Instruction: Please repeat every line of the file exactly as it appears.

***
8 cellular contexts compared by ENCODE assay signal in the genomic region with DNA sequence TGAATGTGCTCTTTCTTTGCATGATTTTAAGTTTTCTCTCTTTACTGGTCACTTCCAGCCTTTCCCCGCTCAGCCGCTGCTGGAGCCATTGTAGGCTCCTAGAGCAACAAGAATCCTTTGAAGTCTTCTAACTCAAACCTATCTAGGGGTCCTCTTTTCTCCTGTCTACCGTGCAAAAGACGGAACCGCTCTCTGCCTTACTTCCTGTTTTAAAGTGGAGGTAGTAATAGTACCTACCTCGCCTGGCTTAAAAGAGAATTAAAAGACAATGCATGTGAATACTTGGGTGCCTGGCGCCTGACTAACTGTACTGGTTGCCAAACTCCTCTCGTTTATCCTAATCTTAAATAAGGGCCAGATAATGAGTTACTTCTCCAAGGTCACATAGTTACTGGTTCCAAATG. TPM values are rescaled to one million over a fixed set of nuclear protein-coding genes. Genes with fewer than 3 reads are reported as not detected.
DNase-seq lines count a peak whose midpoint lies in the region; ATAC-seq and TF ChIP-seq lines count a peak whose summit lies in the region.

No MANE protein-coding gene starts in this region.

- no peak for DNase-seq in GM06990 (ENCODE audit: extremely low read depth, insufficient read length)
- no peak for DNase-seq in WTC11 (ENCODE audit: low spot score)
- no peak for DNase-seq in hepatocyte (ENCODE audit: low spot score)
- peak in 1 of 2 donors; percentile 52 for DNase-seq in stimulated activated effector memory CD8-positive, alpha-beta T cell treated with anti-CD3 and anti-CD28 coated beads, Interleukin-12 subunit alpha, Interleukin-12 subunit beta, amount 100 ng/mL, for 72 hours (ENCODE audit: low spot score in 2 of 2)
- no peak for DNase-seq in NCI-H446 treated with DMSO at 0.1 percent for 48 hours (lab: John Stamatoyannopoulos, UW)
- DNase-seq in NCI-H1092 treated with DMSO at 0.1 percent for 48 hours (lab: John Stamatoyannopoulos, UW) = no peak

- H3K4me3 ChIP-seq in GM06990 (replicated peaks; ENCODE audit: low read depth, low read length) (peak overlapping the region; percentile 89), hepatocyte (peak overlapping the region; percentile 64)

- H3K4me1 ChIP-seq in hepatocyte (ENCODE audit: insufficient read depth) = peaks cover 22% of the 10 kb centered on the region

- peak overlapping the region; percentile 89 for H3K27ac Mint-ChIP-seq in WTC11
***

8 cellular contexts compared by ENCODE assay signal in the genomic region with DNA sequence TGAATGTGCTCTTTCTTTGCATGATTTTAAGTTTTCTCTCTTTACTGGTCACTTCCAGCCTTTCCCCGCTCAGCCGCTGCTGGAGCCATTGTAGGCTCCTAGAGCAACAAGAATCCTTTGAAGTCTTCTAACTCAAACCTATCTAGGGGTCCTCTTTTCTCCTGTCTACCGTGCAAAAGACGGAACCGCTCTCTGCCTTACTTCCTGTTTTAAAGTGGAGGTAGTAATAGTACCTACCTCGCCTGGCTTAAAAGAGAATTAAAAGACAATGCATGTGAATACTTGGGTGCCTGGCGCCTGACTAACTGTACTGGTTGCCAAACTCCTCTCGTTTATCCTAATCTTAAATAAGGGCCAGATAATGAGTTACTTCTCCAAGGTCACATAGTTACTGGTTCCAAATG. TPM values are rescaled to one million over a fixed set of nuclear protein-coding genes. Genes with fewer than 3 reads are reported as not detected.
DNase-seq lines count a peak whose midpoint lies in the region; ATAC-seq and TF ChIP-seq lines count a peak whose summit lies in the region.

No MANE protein-coding gene starts in this region.

- no peak for DNase-seq in GM06990 (ENCODE audit: extremely low read depth, insufficient read length)
- no peak for DNase-seq in WTC11 (ENCODE audit: low spot score)
- no peak for DNase-seq in hepatocyte (ENCODE audit: low spot score)
- peak in 1 of 2 donors; percentile 52 for DNase-seq in stimulated activated effector memory CD8-positive, alpha-beta T cell treated with anti-CD3 and anti-CD28 coated beads, Interleukin-12 subunit alpha, Interleukin-12 subunit beta, amount 100 ng/mL, for 72 hours (ENCODE audit: low spot score in 2 of 2)
- no peak for DNase-seq in NCI-H446 treated with DMSO at 0.1 percent for 48 hours (lab: John Stamatoyannopoulos, UW)
- DNase-seq in NCI-H1092 treated with DMSO at 0.1 percent for 48 hours (lab: John Stamatoyannopoulos, UW) = no peak

- H3K4me3 ChIP-seq in GM06990 (replicated peaks; ENCODE audit: low read depth, low read length) (peak overlapping the region; percentile 89), hepatocyte (peak overlapping the region; percentile 64)

- H3K4me1 ChIP-seq in hepatocyte (ENCODE audit: insufficient read depth) = peaks cover 22% of the 10 kb centered on the region

- peak overlapping the region; percentile 89 for H3K27ac Mint-ChIP-seq in WTC11